Denial due to experimental and investigational

advertisement
MAC00115-01 Rev B - Sample Letter of Appeal Due to Experimental & Investigational for the
UroLift® System Treatment
[Date]
Re: [Insert Patient Name]
[Insert Claim #]
[Insert Date of Service]
[Insert Patient ID #]
[Insert Patient DOB]
Dear [Name of Medical Director or Insurance Company]:
I am requesting reconsideration of the above referenced claim that I believe was erroneously denied as
experimental and investigational. The transprostatic implant procedure using the UroLift® System is
neither experimental nor investigational. This procedure also known in the clinical data as Prostatic
Urethral Lift (PUL) has been cleared for use by the FDA since 2013 for the treatment of symptoms due to
urinary outflow obstruction secondary to BPH in men 50 years of age and older. PUL is also supported by
numerous high level, well designed studies now published in notable peer reviewed journals, including
the distinguished Journal of Urology (see attached bibliography). In addition, the American Urological
Association was successful in their bid earlier this year for Category I CPT® coding that became effective
January 1, 2015. CMS has also supported the technology through the development of procedural HCPCS
codes, C9739 and C9740, that became effective earlier this year.
For appropriate patients, like Mr. [Patient Last Name], PUL provides unique and necessary benefits that
are both rapid acting and durable. Consistent across all studies, the totality of evidence demonstrates
rapid symptom relief, improved urinary flow and an improvement in quality of life that is durable to at
least 2 years. PUL also does not require an overnight stay, can be conducted under local anesthesia,
shows return to preoperative activity in under a week, avoids complications associated with other BPH
treatments, and uniquely preserves sexual function.
The PUL procedure consists of small permanent transprostatic implants being placed cystoscopically to
retract the obstructing prostatic lobes and hold open the urethra without requiring incision, resection,
or thermal ablation of the prostate. PUL can be done under local anesthesia in any site of service,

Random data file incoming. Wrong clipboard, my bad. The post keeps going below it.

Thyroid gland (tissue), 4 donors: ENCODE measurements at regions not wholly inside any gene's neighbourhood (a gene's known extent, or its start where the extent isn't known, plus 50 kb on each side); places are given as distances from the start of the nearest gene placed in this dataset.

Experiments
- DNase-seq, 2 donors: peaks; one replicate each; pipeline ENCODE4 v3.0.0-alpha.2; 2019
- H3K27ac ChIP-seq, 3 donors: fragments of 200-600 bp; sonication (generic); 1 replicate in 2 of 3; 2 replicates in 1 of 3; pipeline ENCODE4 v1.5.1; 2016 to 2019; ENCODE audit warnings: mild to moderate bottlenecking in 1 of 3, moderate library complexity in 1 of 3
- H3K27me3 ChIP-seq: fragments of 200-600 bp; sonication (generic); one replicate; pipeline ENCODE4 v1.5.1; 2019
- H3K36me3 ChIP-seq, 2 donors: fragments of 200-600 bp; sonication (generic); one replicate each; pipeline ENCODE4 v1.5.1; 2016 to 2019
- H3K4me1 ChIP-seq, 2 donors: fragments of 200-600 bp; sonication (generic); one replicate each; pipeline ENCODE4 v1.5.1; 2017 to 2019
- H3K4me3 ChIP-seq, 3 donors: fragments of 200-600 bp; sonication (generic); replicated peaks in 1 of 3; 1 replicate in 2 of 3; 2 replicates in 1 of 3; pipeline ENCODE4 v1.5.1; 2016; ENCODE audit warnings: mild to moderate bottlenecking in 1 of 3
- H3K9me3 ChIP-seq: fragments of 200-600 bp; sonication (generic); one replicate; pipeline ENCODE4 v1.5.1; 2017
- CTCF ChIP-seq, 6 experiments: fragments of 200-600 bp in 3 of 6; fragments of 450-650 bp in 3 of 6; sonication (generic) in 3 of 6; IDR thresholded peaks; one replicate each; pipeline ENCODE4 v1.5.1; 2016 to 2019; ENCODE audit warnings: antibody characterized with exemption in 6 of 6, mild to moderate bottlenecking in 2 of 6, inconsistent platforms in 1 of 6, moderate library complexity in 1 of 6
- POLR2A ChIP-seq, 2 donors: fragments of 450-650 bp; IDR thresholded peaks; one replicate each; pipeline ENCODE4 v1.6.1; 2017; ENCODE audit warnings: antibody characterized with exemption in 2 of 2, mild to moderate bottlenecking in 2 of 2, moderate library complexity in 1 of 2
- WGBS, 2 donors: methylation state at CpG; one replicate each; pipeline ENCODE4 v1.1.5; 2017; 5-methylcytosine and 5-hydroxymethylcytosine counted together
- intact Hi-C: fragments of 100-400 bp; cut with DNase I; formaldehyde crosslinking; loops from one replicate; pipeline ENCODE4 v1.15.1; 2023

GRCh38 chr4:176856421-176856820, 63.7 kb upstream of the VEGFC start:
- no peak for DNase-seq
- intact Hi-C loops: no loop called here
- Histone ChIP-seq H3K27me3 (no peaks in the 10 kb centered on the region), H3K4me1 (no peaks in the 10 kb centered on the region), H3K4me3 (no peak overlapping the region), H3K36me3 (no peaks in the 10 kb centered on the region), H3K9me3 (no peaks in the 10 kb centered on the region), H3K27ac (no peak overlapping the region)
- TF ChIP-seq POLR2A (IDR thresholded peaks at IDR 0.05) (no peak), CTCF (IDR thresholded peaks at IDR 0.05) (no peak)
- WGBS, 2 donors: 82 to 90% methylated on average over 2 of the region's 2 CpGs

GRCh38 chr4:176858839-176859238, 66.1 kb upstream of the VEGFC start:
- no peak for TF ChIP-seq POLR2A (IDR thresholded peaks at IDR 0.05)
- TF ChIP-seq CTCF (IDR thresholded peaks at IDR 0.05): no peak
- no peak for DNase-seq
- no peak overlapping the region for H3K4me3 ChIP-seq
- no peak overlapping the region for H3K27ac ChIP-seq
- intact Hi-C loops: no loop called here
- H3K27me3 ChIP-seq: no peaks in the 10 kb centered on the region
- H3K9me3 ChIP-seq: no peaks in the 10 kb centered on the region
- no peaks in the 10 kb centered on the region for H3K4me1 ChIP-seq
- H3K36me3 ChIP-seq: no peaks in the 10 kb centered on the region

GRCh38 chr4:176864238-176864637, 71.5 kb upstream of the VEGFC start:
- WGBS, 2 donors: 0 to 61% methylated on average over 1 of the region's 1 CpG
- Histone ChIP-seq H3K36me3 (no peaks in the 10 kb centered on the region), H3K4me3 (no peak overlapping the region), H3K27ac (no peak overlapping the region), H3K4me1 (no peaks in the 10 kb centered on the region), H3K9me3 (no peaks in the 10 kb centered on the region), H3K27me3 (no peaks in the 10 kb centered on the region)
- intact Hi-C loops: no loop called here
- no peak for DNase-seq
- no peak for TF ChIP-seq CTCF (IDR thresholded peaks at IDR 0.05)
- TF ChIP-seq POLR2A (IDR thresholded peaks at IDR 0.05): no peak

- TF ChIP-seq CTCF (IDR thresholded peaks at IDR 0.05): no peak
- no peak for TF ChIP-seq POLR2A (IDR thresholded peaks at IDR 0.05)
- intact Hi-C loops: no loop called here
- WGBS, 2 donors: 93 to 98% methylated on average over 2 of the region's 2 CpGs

including the office. After applying appropriate anesthesia, cystoscopy is conducted to plan ideal
placement of the implants. The cystoscopy bridge is then replaced with the UroLift delivery device
housing a telescope and, after compressing the prostate lobe at the appropriate location, the implant is
deployed. The urethra is again cystoscopically examined to assess the effect and determine the required
number of implants. This process continues until a continuous channel is achieved through the prostatic
urethra. Typically four to five implants are required. A final cystoscopic view confirms the effect and
inspects that all implants are appropriately positioned.
Not treating or delaying treatment of this condition can result in deterioration of bladder function,
urinary retention, recurring urinary tract infection and deterioration in quality of life.
Prior to PUL, my patient, Mr. [Patient Last Name], suffered from [List all chief complaints: e.g.
interrupted sleep due to nocturia, frequency, urgency sometimes with urge incontinence, interrupted
flow with frequent need to urinate, etc.] for [duration of condition]. After discussing next steps and
alternative treatment options, he elected the minimally invasive PUL treatment because it is associated
with rapid relief, no permanent disruption of sexual function, and can avoid other serious complications
associated with TURP, laser or thermal therapy procedures. In fact, the occasional transient adverse
effects associated with PUL, including mild to moderate hematuria, dysuria, urinary urgency, pelvic pain,
and urge incontinence usually resolve on their own within two to four weeks. It is my professional
medical opinion that PUL was the best treatment option for this patient not interested in more invasive
BPH treatments that include tissue resection or ablation and are commonly associated with sometimes
permanent negative collateral side effects.
The procedure is currently being practiced in many countries, including over 100 centers in the USA.
The AUA, AMA, and CMS have determined that the totality of PUL evidence, and its acceptance within
the urology community, warranted unique coding to support it. In addition, the National Institute for
Health and Care Excellence (NICE) issued guidance in January 2014 recommending the use of PUL under
normal arrangements.
In summary, the Prostatic Urethral Lift (PUL) procedure has been well-studied and reported in numerous
high quality peer-reviewed publications. Results demonstrate that this BPH procedure offers rapid relief
from symptoms, increased urinary flow, and improvement in quality of life that are durable to at least
two years. Based on the abundance of information provided here, it is clear PUL is neither experimental
nor investigational.
Please reconsider Mr. [Patient Last Name] claim for coverage and payment of the medically necessary,
clinically supported and FDA cleared PUL treatment.
If I can provide any additional information, please don’t hesitate to contact me at [phone number].
Sincerely,
[Physician’s Name]
Enclosures:
Copy of EOB
Pertinent Medical Records
UroLift Bibliography
UroLift System Clinical Results
Download
Related flashcards
X-ray telescopes

32 Cards

Create flashcards